Understanding the interplay between the immune response and influenza viruses
Dr Karen Laurie
Honorary Research Fellow, Department of Microbiology and Immunology, The University of Melbourne
Honorary Research Fellow, School of Applied and Biomedical Sciences, Federation University
Surveillance, epidemiological and mathematical modeling studies indicate the immune response to influenza virus can affect circulation of the virus in the community. Utilising various in vitro and in vivo systems, our research characterises immunological, virological and disease parameters to understand the impact and effect of the immune response on influenza virus infection. By understanding the mechanisms for these interactions, we can develop strategies to potentially control influenza virus infection.
This research is comprised of three general aims:
- To determine the ability of the immune response to protect against infection with influenza virus.
Assessing the contribution of pre-existing immunity to influenza virus to protect against newly emerging seasonal human influenza viruses.
- To investigate the ability of the influenza virus to evade the immune response.
Understanding the generation of, and characterising, the antigenic influenza virus variants that may arise and transmit under immune pressure.
- To use the immune response as a marker of recent infection with novel influenza strains.
Using seroepidemiological studies the impact of a novel influenza virus on a population can be determined, or the likely impact estimated.
- Characterising the immune response to seasonal influenza viruses in the ferret model using real time PCR assays and biological assays.
- Investigating the potential for temporary immunity between influenza viruses.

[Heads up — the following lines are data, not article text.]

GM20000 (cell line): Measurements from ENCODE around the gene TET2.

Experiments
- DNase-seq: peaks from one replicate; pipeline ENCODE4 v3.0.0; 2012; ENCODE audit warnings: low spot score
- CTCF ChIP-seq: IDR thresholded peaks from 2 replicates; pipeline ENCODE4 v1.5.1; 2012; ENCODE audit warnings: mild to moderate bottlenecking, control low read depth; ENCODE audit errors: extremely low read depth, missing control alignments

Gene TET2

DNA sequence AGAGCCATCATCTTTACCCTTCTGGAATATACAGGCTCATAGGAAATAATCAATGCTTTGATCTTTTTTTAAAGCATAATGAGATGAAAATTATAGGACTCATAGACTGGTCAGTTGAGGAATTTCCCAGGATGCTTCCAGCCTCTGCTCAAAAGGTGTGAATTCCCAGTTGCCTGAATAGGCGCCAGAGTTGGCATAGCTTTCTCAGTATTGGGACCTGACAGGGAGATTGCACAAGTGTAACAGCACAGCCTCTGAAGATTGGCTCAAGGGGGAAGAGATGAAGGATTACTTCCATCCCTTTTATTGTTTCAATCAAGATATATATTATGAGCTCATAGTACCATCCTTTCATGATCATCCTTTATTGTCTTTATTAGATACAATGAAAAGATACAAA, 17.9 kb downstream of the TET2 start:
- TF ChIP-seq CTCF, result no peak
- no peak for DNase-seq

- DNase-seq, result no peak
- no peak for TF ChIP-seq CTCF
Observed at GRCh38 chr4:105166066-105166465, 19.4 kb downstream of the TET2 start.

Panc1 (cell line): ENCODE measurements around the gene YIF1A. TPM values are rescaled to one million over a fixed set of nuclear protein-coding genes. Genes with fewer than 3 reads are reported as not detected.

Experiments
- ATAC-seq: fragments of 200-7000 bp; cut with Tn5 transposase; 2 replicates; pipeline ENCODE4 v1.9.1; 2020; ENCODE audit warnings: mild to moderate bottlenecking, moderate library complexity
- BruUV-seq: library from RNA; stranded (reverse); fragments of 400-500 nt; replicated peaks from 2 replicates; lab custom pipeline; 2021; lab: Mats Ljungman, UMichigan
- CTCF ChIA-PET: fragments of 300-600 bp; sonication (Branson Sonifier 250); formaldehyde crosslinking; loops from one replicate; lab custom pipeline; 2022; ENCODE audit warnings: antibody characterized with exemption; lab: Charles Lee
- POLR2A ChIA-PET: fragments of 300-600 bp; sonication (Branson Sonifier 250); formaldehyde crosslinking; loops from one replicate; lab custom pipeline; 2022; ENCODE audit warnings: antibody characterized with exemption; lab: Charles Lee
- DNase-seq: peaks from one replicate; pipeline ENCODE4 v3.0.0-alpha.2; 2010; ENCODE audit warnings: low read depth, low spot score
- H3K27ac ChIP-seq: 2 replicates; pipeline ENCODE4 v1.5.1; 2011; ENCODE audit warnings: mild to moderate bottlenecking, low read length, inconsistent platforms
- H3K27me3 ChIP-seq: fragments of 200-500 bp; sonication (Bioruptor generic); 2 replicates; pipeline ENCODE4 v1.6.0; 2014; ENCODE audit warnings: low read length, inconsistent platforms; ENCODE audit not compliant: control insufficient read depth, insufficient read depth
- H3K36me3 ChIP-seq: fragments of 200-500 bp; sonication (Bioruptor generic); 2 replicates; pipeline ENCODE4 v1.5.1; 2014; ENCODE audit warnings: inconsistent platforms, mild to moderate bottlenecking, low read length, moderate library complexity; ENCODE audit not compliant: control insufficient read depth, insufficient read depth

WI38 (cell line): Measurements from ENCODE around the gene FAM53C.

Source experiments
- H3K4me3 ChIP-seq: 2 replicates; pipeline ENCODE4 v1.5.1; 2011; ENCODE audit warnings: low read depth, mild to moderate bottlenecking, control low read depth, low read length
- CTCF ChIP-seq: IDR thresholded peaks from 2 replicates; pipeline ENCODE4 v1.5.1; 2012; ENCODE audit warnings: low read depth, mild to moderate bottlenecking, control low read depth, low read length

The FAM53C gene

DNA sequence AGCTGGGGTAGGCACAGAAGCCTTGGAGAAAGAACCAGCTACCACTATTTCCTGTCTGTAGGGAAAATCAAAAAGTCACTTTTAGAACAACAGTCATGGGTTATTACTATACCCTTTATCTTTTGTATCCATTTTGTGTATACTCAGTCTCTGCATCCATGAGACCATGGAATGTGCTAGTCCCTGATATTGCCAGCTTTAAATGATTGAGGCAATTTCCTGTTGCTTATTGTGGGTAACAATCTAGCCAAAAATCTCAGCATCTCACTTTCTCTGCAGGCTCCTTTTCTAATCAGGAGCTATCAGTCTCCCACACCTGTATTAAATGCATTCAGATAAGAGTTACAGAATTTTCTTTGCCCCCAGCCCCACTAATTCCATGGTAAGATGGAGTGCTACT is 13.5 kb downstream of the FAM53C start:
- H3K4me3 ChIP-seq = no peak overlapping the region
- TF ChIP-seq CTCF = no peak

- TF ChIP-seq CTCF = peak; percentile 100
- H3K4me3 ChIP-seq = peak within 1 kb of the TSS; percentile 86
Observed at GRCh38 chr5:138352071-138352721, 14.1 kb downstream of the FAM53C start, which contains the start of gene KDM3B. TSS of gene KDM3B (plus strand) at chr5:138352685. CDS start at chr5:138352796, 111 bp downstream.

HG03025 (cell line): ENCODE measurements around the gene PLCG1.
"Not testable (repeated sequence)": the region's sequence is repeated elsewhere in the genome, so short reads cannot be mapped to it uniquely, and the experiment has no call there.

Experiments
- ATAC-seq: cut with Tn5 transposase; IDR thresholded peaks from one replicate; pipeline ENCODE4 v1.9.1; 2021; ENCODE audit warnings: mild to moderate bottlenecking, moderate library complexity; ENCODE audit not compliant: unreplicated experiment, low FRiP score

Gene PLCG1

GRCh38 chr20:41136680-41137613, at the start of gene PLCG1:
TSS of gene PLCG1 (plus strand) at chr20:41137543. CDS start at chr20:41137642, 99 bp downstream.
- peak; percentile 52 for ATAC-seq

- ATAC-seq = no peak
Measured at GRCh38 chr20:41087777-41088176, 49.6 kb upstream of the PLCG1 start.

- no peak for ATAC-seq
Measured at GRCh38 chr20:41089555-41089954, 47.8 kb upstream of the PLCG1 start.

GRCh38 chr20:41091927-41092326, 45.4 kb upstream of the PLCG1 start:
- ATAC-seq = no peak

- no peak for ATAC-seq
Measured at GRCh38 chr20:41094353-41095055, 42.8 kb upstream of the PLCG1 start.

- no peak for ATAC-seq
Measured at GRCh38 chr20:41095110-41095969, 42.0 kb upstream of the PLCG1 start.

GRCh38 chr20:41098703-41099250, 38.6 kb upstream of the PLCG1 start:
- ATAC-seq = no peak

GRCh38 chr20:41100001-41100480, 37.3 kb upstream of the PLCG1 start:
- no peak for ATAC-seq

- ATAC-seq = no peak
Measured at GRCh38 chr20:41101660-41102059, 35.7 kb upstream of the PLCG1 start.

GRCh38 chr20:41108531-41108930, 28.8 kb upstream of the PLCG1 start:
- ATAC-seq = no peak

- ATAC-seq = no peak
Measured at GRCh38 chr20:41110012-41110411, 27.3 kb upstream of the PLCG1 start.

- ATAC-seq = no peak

- Understanding reassortment of influenza A viruses following co-infections.
- Standardisation of serological studies – participation in international comparisons of established and novel assays.
- Assessment of the impact of influenza infection in infants in Vietnam using serology studies (with Oxford University Clinical Research Unit, Ho Chi Minh City, Vietnam)
- Standardisation of serological studies through CONSISE – the Consortium for Standardisation for Influenza Seroepidemiology
Carolan LA, Butler J, Rockman S, Guarnaccia T, Hurt AC, Reading P, Kelso A, Barr I, Laurie KL. TaqMan real time RT-PCR assays for detecting ferret innate and adaptive immune responses. J Virol Methods. 2014 May 4;205C:38-52. doi: 10.1016/j.jviromet.2014.04.014. [Epub ahead of print]. PubMed link
McVernon J, Laurie K, Faddy H, Irving D, Nolan T, Barr I, Kelso A. Seroprevalence of antibody to influenza A(H1N1)pdm09 attributed to vaccination or infection, before and after the second (2010) pandemic wave in Australia. Influenza Other Respir Viruses. 2014 Mar;8(2):194-200. doi: 10.1111/irv.12225. PubMed link.
Guarnaccia T, Carolan LA, Maurer-Stroh S, Lee RT, Job E, Reading PC, Petrie S, McCaw JM, McVernon J, Hurt AC, Kelso A, Mosse J, Barr IG, Laurie KL. Antigenic drift of the pandemic 2009 A(H1N1) influenza virus in A ferret model. PLoS Pathog. 2013;9(5):e1003354. doi: 10.1371/journal.ppat.1003354. PubMed link
Laurie KL, Huston P, Riley S, Katz JM, Willison DJ, Tam JS, Mounts AW, Hoschler K, Miller E, Vandemaele K, Broberg E, Van Kerkhove MD, Nicoll A. Influenza serological studies to inform public health action: best practices to optimise timing, quality and reporting. Influenza Other Respir Viruses. 2013 Mar;7(2):211-24. doi: 10.1111/j.1750-2659.2012.0370a.x. PubMed link
Laurie KL, Carolan LA, Middleton D, Lowther S, Kelso A, Barr IG. Multiple infections with seasonal influenza A virus induce cross-protective immunity against A(H1N1) pandemic influenza virus in a ferret model. J Infect Dis. 2010 Oct 1;202(7):1011-20. doi: 10.1086/656188. PubMed link
All relevant publications (PubMed listing)
All publications from the Centre
Antivirals and animal influenzas group
Early immune response group
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